John Hanlon Reviews

TV Reviews

Making It Review

Making It



“Let’s make a show that makes you feel good,” Amy Poehler states in the premiere episode of her new program Making It. Co-hosted by Poehler and Nick Offerman, the program offers a light-hearted competition between crafters. Similar to The Great British Baking Show, the new show challenges the contestants each week with a series of tasks.

The episodes offer a faster craft challenge and a master craft challenge. Each contestant is asked to create something that showcases their crafting abilities.

Early on in the first episode, Offerman talks about his enthusiasm for crafting and his capabilities (he made a canoe by hand, he notes). On the other hand, Poehler has limited crafting capabilities. The funny hosts, who interview the contestants alongside the judges, also take breaks from the competition and offer up comedic bits. In the first episode, for instance, the hosts have a crafting pun-off. When two contestants both choose a bee as their spirit animal, Poehler deadpans that there’s an undercurrent of tension in the tent.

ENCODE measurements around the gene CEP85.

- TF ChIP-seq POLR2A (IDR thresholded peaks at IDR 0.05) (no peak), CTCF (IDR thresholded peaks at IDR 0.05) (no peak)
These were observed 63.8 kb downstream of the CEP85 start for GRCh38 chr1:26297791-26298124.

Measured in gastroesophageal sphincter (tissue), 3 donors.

Simon Doonan and Dayna Isom Johnson serve as the judges. Doonan is a creative ambassador for Barneys (he famously helps design some of Barney’s well-renowned window displays). Johnson is a trend expert for the website Etsy. Both of these judges understand design trends and they also recognize the importance of bringing one’s own personality into designs.

In the show’s first master challenge, the contests are tasked with creating a quilt and crafting an unconventional photo album. The contestants embrace the challenge with one contestant creating a quilt that reflects a video game design and another contestant crafting a design using family pillow cases. The show’s open forum lets the crafters use materials of their own choosing to create unique creations.

Like The Great British Baking Show, this is a competition program that finds joy in uplifting the contestants. After the first elimination, for instance, the eliminated crafter shares a drink with the two hosts. But unlike that show, this program casts a larger net including individuals who craft with their own unique tools and equipment. Whereas bakers are judge for the tastes of their products (with substance taking precedence over style), the crafters are often judged by their unique visions.

The concept of Making It may seem familiar but its focus on personalities really makes it stand out. It also helps that the show’s hosts never take their jobs too seriously. For instance, challenge winners are often rewarded with merit badges. This program deserves its own badge of recognition as well. It’s colorful and fun and a nice way to end the day.

Review by: John Hanlon